(Reuters) - AbbVie Inc reported a bigger-than-expected quarterly profit, lifted by demand for its flagship drug, Humira, and called President Donald Trump’s tax plan “encouraging”.
The company’s shares rose as much as 3.8 percent to $67.50 on Thursday.
The Trump administration on Wednesday unveiled a tax reform blueprint that proposed deep tax cuts for businesses and called for bringing back corporate profits being held offshore at a rate well below the current 35 percent.
“We’re incredibly encouraged that there is talk now about possibly allowing repatriation of cash in a tax-efficient manner,” Chief Financial Officer William Chase said on a post-earnings conference call.
AbbVie keeps a majority of its cash overseas, Chase said, but declined to provide more details.
About $2.6 trillion in profits are being held tax-exempt abroad by U.S. multinationals under a rule that says they are only taxable if brought into the United States.
AbbVie on Thursday reported better-than-expected first-quarter sales for Humira, helping allay investor worries over looming competition for the world’s top-selling drug. U.S. sales jumped nearly 23 percent.
“Unfounded fears on U.S. Humira growth were put to bed,” Jefferies analyst Jeffrey Holford said in a client note titled “Humira bears left out in the cold”.
AbbVie, which is trying to block the U.S. launch of a Humira biosimilar developed by Amgen Inc, said in January that it expected biosimilar launches in multiple countries in 2018.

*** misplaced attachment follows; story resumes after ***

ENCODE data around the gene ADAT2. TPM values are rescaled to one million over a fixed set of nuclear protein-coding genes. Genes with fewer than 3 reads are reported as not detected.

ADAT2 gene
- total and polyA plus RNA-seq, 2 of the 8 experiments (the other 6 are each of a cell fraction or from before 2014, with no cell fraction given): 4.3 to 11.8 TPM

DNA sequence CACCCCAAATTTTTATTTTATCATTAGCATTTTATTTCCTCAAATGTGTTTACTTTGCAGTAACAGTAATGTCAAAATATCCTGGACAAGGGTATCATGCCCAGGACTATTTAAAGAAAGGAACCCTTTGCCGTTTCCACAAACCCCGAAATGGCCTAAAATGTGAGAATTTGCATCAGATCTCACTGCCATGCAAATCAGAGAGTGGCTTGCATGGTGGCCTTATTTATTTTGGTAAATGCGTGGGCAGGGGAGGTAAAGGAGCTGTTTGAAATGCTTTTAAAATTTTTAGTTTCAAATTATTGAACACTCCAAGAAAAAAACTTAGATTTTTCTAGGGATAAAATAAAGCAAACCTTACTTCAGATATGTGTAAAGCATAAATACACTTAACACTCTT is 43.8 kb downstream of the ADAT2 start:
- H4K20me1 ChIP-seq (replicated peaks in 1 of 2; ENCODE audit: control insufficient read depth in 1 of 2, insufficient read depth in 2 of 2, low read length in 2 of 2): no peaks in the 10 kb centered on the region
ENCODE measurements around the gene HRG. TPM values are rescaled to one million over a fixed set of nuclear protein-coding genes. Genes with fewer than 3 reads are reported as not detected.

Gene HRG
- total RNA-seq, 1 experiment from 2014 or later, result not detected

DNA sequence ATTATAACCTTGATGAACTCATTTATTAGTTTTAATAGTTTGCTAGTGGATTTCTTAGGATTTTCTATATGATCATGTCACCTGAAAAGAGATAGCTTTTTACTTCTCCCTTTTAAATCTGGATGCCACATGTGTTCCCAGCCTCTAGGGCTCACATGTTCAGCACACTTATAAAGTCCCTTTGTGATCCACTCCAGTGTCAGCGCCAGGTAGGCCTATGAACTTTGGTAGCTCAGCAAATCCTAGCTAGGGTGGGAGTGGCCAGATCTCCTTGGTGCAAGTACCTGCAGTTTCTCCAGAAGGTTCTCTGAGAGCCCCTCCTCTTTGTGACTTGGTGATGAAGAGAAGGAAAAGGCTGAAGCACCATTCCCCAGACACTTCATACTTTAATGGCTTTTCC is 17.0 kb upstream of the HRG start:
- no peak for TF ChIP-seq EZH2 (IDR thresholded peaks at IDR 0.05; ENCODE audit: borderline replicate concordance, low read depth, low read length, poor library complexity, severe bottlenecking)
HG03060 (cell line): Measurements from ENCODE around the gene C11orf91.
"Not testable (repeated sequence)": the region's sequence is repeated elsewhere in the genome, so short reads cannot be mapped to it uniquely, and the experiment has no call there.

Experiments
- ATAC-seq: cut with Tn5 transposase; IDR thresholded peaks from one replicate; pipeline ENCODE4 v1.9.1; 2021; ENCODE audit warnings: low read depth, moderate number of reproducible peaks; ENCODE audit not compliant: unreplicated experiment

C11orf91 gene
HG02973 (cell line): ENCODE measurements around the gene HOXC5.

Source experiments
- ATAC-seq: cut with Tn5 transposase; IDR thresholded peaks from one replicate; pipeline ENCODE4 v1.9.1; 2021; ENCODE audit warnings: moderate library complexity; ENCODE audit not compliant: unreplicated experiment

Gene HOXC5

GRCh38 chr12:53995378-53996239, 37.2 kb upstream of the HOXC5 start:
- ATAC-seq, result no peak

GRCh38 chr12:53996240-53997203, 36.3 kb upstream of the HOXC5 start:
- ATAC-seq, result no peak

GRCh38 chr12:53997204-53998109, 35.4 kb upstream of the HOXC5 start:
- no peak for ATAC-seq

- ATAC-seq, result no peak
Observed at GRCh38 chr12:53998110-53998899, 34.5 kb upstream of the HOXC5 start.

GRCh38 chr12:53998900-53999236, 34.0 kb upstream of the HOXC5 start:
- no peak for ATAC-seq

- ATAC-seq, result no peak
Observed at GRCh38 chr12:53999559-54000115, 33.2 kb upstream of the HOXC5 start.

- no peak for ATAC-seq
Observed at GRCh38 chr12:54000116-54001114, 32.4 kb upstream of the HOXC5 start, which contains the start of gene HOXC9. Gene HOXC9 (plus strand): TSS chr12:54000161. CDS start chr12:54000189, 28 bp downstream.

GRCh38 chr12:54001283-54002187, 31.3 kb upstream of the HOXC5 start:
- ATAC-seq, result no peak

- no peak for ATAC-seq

Pricing and volume challenges noted by biopharma companies with immunology drugs do not seem to have impacted Humira to the same degree, which reduces the risk of subsequent revenue misses in 2017, Leerink’s Geoffrey Porges said.
U.S. sales of the drug, which has a list price of $4,441 for a two-pen pack, were driven by volume growth in excess of 12 percent, with the rest from a price increase, company executives said on the call.
Total sales of Humira, used to treat several autoimmune disorders, came in at $4.12 billion, $29 million above consensus estimate, according to Barclays.
The suburban Chicago company’s cancer drug, Imbruvica, raked in first-quarter sales of $551 million, beating the Street estimate, while its hepatitis C treatment, Viekira Pak, brought in a lower-than-expected $263 million.
Net revenue rose 9.7 percent to $6.54 billion, just ahead of the average estimate of $6.48 billion, according to Thomson Reuters I/B/E/S.
Excluding items, the company earned $1.28 per share, beating the average analyst estimate by 2 cents.
Reporting by Natalie Grover in Bengaluru; Editing by Saumyadeb Chakrabarty and Sriraj Kalluvila